- Check out the website for Making Home Affordable at: www.makinghomeaffordable.gov
This is the federal program to help homeowners. One part of the program helps homeowners who are having trouble making their mortgage payments and need to change, or “modify” their mortgage loan. Another part of the program helps homeowners who want to take out a new mortgage loan, or “refinance” to take advantage of better mortgage terms.
- Gather the information you will need when you speak to your mortgage lender or a housing counselor. This information includes:
– information about your monthly gross income, including recent pay stubs
– financial account statements
– monthly mortgage statement
– outstanding balances on all of your debts
– minimum monthly payments on all of your debts
– if you have had an increase in expenses or a decrease in your income (job loss, divorce, illness), write a letter describing the changes that have occurred to make your mortgage unaffordable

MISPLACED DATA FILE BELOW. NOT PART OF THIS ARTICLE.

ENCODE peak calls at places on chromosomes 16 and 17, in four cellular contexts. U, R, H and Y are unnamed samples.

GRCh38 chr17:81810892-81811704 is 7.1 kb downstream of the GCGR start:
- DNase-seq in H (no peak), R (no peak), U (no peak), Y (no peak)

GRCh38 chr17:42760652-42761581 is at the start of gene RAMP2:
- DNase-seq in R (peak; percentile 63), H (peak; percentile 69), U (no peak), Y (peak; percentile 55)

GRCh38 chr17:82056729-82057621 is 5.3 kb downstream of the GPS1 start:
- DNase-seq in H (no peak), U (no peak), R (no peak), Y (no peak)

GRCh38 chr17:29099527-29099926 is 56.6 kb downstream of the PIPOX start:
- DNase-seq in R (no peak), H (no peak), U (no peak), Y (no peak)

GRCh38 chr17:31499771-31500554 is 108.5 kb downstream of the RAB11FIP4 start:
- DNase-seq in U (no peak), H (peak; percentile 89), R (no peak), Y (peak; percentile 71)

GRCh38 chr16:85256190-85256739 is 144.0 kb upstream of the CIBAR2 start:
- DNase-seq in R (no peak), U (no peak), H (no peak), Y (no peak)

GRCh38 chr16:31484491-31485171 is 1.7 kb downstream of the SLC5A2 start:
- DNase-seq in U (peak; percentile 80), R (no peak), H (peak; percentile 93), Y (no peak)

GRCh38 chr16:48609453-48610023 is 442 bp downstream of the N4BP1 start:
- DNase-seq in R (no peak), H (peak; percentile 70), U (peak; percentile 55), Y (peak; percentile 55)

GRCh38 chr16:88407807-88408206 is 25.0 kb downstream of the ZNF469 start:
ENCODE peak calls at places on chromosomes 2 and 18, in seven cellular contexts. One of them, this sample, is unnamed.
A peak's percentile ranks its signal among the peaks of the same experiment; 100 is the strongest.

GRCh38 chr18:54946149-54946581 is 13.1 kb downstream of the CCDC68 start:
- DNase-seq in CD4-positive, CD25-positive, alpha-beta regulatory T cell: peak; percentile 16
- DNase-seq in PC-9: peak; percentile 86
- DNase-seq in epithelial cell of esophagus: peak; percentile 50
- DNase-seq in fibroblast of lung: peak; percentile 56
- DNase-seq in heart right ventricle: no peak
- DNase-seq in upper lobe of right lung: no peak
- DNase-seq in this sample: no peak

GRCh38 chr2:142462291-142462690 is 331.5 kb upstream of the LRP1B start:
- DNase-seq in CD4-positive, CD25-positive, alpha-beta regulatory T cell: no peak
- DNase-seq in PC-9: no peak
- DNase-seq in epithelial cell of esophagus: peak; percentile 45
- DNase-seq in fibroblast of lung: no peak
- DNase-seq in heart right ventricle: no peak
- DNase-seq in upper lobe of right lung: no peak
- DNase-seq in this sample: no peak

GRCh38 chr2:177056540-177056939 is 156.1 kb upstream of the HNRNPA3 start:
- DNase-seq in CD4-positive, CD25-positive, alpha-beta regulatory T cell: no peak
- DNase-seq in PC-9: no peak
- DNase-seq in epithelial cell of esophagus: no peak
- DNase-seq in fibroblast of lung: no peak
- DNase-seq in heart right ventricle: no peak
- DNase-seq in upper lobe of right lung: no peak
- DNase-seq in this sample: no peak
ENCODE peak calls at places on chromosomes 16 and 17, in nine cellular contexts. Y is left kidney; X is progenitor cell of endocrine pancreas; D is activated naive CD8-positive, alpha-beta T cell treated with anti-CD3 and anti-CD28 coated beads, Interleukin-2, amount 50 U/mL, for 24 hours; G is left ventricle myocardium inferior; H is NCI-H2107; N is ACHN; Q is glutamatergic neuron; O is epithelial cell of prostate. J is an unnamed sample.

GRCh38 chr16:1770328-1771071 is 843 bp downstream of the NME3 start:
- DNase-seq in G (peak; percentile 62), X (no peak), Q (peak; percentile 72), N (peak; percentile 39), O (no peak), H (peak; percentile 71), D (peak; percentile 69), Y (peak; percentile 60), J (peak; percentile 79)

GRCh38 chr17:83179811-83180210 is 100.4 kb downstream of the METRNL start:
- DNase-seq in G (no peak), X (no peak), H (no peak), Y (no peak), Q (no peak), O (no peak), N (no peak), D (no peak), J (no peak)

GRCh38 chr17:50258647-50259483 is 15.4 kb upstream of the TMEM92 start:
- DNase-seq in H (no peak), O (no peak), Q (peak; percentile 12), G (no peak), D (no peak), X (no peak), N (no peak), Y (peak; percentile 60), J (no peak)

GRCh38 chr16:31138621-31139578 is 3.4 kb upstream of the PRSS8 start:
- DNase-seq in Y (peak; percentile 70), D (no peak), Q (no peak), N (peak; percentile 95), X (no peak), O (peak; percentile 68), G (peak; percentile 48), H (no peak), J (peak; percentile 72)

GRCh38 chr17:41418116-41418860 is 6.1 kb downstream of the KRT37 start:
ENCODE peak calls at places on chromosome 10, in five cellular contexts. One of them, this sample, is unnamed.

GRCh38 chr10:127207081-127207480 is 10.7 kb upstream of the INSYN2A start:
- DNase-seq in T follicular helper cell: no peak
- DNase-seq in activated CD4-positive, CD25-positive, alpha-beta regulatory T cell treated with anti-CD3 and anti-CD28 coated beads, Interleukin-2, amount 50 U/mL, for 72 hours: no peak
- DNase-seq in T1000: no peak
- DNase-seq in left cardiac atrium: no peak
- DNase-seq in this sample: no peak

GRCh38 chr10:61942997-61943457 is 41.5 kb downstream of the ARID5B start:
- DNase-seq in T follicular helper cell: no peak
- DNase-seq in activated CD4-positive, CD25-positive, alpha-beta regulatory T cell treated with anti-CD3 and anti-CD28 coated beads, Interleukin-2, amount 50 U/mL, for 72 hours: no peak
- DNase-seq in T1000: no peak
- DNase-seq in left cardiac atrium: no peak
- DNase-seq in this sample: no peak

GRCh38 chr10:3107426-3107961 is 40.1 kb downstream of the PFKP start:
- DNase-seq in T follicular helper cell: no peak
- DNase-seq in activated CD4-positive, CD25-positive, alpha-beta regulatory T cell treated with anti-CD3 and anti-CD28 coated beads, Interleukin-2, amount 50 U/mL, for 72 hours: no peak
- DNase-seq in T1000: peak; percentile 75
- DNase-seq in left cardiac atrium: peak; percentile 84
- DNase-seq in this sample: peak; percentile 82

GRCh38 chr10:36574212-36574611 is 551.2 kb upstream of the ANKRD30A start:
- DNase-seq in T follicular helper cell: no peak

Partner Resources and Other Helpful Links:
- Community Action Partnership of Lancaster and Saunders Counties
- Nebraska Homeless Assistance Program
- Family Housing Advisory Center
- High Plains Community Development Corporation
- Department of Housing and Urban Development
- National Housing Law Project
- Nebraska Equal Opportunity Commission
- Nebraska Low-Income Household Energy Assistance Program (LIHEAP)
- GreenPath Financial Wellness | Debt and Consumer Credit Counseling
- Nebraska Small Claims Court
- National Consumer Law Center
- Homeless Shelter Directory
- Metro Area Continuum of Care for the Homeless